5 Ideas forEco-friendly Easter Celebrati...
Easter is the perfect time to celebrate spring and all of its beauty. It’s a holiday that is all about rebirth, renewal, and new beginnings. This makes it a great time to reflect on how your everyday actions can impact the environment — as well as what you can do to make a difference. We have gathered 5 ideas for you to consider on how to make your Easter celebration more eco-friendly.
If we give out ideas here on how to use more environmentally friendly substitutes, we do not want you to throw out what you have. Reusing or repurposing is always better.
Easter baskets are frequently overflowing with brand-new toys, sweets, and chocolate. Instead of giving your kids a toy they’ll forget about by May, give them a gift you can enjoy together and avoid promoting a culture of resource-over-depleting consumerism in the process. Try visiting a park to watch the seasons change, going to the zoo to see if there are newborn animals around, or taking a culinary class.
Instead of store-bought plastic grass, use eco-friendly substitutes for Easter basket fillers, such as crafting your own from paper or collecting natural items like flowers, grass, leaves, branches, yarn, or twigs. Otherwise, if thrown out after Easter, plastic grass particles, which are non-biodegradable, are likely to get stranded in the environment, where they harm wildlife. Not to mention the enormous environmental impact of plastic itself, which is a material that’s made out of fossil fuel.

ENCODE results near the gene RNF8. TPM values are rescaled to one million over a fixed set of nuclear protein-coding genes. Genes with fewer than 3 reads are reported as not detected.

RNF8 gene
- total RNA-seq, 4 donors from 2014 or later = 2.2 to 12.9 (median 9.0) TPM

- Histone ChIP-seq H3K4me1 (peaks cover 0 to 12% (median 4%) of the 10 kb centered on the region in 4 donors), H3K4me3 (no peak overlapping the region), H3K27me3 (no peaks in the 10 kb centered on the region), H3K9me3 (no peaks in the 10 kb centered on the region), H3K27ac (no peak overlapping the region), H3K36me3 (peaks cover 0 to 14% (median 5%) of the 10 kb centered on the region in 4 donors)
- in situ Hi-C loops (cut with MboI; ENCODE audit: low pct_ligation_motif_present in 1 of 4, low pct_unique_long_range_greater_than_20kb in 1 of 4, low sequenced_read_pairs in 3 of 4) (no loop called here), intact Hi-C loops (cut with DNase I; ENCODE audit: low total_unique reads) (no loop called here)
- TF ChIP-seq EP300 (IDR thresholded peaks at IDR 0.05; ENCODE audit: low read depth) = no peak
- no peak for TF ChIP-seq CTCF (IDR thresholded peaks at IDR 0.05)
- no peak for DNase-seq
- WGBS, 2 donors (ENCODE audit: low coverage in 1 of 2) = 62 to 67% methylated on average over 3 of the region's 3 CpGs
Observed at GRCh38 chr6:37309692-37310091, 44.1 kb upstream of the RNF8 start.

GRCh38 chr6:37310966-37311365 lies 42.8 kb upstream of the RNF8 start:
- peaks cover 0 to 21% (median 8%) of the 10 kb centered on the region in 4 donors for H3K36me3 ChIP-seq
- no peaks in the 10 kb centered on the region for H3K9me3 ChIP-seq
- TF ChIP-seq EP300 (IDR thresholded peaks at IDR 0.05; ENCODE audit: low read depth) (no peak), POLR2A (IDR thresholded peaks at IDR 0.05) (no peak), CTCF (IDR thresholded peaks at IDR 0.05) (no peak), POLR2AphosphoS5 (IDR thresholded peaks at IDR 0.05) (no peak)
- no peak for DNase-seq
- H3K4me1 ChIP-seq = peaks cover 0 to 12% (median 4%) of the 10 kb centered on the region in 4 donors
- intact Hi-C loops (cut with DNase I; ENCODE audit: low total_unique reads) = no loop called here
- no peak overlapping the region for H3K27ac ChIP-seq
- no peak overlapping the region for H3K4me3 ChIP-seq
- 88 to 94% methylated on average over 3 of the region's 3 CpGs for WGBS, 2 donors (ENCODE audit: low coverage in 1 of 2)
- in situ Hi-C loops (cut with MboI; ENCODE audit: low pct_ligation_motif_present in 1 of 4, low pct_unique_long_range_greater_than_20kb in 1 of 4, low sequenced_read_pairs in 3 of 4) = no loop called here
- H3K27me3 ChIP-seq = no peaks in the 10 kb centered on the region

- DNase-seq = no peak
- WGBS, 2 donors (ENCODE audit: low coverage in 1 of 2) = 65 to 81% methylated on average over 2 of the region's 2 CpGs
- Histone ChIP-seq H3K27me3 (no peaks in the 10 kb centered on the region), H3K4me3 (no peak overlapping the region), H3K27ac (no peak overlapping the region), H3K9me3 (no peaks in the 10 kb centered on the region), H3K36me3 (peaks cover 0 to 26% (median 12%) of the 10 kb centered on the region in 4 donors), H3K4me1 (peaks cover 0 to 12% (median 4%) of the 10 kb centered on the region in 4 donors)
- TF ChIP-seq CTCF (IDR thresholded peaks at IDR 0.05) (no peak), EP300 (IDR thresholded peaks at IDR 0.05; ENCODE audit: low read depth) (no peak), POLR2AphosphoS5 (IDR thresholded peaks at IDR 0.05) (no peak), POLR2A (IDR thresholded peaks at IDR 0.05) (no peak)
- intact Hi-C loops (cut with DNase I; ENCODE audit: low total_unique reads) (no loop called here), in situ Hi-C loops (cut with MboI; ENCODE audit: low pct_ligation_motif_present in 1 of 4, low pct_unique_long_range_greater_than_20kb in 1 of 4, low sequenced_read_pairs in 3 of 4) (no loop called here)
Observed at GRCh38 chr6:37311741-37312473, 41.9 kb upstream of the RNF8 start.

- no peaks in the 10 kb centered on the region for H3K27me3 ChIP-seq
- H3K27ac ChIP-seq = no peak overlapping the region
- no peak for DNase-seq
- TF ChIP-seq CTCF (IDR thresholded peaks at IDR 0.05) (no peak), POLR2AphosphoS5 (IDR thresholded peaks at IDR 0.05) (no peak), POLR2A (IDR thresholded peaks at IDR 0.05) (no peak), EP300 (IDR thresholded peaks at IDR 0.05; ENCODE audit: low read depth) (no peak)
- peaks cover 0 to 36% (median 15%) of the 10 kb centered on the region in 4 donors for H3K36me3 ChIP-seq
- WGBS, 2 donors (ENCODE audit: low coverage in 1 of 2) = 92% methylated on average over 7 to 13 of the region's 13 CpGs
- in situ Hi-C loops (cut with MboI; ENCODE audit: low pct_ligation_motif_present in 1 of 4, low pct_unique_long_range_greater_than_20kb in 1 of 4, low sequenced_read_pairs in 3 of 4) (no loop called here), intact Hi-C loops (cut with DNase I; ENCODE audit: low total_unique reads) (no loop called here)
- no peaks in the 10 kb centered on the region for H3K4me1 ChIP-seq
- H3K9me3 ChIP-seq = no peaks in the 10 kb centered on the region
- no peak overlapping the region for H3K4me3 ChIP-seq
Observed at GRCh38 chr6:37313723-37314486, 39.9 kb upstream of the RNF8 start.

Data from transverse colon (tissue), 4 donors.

Especially if you don’t have storage space and therefore buy new eggs every year, using plastic eggs is very wasteful for the same reason as given above. Instead, try using wooden eggs, compostable Easter eggs, biodegradable goody bags, or wool felted eggs. If you keep using your old plastic eggs, protect them from direct sunlight and weather, so they won’t lose their good looks and you can use them year after year.
A lot of commercial dyes contain chemicals that can contaminate our freshwater and leak into natural waterways. Especially if dyed products are stored outdoors in the sun and rain, these can be a real problem. Try using natural colors made from kitchen staples like fruits, vegetables, and spices: Boil 1 quart of water with 2 tablespoons of white vinegar and simmer the mixture for 30 minutes to use natural ingredients. After that, let the dye cool, filter it, and soak your eggs for at least 30 minutes. Try red onion for a jade green, red cabbage in water for a vivid blue, grape juice for a wonderful lavender, and paprika for a pink-red.
Most likely, you won’t be able to consume all the eggs you dye (everyone grows weary of eating hard-boiled eggs eventually). Try some dishes that use eggs in novel ways rather than tossing them aside. To prevent egg waste, ask the internet about new recipes, and maybe you’ll even find a new favorite dish in the process.